The Architecture Of Spying

Artist Trevor Paglen shoots aerial photographs of three of the largest U.S. intelligence agencies.

Even as as new information continues to emerge about the National Security Agency’s activities collecting metadata on citizens’ phone and online activities, much U.S. intelligence remains shrouded in secrecy. Including what the agencies that watch us look like.


In the wake of Edward Snowden’s revelations of the scope of the NSA’s domestic spying, artist Trevor Paglen undertook the task of providing a visual reference for the expansive secret agencies, commissioned by the art publication Creative Time Reports. The photos also appeared on journalist Glenn Greenwald’s new site, The Intercept, today.

Paglen rented helicopters and shot aerial photos at night of three of the largest U.S. intelligence agencies: the NSA; the National Reconnaissance Office (NRO), which designs and operates spy satellites; and the National Geospatial-Intelligence Agency (NGA), a map-based intelligence agency. In effect, he’s letting us spy on those who spy on us.

Photo by Trevor Paglen

“My intention is to expand the visual vocabulary we use to ‘see’ the U.S. intelligence community,” Paglen writes. “If we look in the right places at the right times, we can begin to glimpse America’s vast intelligence infrastructure.”

This is the architecture of expansive U.S. surveillance, foreboding office parks near the nation’s capital where billions of dollars support activities that we may still be unaware of (the budgets are classified, though Snowden leaked some of that information). Or at least, this represents a small part of that architecture. The Central Intelligence Agency denied Paglen’s requests to take aerial photographs of its headquarters.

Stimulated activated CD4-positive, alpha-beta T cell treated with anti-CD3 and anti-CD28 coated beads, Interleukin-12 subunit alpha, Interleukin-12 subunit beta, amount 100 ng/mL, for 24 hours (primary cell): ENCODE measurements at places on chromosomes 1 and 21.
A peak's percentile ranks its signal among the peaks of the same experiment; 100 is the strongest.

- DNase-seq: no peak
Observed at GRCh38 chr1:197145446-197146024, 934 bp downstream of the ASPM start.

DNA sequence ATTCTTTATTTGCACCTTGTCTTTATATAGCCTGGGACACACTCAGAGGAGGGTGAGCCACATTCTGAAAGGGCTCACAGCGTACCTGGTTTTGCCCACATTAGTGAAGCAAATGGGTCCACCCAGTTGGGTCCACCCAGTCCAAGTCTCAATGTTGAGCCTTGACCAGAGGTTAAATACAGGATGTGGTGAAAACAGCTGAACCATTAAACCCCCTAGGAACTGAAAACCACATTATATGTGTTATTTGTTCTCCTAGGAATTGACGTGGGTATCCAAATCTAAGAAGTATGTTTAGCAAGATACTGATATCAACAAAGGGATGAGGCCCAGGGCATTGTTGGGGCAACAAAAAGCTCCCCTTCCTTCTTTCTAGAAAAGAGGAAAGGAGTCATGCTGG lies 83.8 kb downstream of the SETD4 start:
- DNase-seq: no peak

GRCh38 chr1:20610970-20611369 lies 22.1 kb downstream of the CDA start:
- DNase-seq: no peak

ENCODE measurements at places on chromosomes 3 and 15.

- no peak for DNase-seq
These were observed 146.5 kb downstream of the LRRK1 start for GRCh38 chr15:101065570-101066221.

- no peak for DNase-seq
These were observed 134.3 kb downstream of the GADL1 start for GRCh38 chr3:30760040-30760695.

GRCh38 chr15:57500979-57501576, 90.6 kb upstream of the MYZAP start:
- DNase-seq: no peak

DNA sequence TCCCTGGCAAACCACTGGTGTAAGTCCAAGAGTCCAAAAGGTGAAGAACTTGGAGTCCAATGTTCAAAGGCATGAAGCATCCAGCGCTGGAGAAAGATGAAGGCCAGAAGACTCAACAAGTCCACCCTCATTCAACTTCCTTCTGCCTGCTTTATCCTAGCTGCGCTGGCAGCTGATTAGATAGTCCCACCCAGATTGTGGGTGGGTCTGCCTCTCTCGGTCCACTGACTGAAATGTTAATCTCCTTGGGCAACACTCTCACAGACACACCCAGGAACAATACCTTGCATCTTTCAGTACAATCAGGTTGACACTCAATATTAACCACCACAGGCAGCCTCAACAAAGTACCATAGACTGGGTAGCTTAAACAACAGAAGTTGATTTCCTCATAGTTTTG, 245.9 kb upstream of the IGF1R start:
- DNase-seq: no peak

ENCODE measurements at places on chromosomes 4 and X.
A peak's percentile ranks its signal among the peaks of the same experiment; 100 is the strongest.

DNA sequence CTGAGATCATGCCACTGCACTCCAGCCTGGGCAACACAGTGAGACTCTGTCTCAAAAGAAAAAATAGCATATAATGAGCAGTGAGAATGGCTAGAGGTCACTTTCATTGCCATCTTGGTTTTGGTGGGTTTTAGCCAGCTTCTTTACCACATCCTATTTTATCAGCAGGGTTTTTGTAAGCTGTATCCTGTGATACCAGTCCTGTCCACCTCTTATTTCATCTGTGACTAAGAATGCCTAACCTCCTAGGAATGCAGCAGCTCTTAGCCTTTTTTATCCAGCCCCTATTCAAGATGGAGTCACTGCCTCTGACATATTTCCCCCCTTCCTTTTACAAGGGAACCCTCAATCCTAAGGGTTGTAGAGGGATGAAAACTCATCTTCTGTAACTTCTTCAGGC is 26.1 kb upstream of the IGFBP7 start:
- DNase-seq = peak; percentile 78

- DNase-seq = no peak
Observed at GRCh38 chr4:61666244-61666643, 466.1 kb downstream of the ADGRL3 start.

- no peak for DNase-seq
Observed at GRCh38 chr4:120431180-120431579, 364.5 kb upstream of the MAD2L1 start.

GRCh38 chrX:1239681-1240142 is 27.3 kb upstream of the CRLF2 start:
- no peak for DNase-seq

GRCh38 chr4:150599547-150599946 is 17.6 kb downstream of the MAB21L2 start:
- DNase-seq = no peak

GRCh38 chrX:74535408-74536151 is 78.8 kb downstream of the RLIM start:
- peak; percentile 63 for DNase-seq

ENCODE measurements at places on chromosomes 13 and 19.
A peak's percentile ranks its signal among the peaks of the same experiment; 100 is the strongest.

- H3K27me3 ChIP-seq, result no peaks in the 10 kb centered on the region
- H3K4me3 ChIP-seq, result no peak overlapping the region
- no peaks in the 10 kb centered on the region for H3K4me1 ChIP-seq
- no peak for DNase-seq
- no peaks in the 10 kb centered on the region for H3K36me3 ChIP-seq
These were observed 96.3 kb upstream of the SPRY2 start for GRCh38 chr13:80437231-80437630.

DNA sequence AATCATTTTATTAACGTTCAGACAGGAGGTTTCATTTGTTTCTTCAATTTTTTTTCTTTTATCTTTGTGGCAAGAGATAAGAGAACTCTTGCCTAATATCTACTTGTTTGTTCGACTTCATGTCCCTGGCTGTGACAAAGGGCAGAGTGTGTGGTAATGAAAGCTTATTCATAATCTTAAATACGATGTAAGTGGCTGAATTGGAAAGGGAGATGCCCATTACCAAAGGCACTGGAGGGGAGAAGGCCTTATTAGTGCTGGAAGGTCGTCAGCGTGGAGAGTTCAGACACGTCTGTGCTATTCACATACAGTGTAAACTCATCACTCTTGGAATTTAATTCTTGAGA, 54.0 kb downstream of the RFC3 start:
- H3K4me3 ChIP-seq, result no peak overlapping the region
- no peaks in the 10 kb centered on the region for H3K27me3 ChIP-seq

These buildings don’t look so different from any large corporation’s suburban headquarters. They might easily pass for an outpost of a giant research company like IBM. Yet from above, they all have a distinctly fortress-like appearance. They’re monolithic, imposing, and isolated from nearby roads and communities by immense parking lot seas that seem to be both security–like pavement moats keeping prying eyes at a distance–and tell-tale signs of a vast enterprise that hundreds of employees arrive at each day.

National Security Agency headquarters, Fort Meade, Maryland

These photos tell us barely anything about what goes on in these places, but at this point, even seeing them is a bit of a revelation. Paglen’s three aerial photos add to a sparse canon of intelligence imagery. This shot of the NSA’s headquarters, provided by the agency itself, pops up everywhere from NBC to Al Jazeera to NPR–it’s virtually the only image we see of the NSA. Paglen writes at The Intercept that the photo may date as far back as the 1970s. Zoom in on the cars surrounding the parking lot, and you’ll see far more Volkswagens than are driving around Washington today. It underscores the limits of what we know about our intelligence agencies that the image most associated with the NSA’s recent activity isn’t even from this century.

It’ll take far more than a new few photographs from hundreds of feet away to be able to evaluate what kind of classified activities our taxpayer dollars are funding, but for the public to really take ownership over the federal agencies involved in collecting intelligence, it helps to at least know what they look like.

[H/T: The Intercept]


About the author

Shaunacy Ferro is a Brooklyn-based writer covering architecture, urban design and the sciences. She's on a lifelong quest for the perfect donut.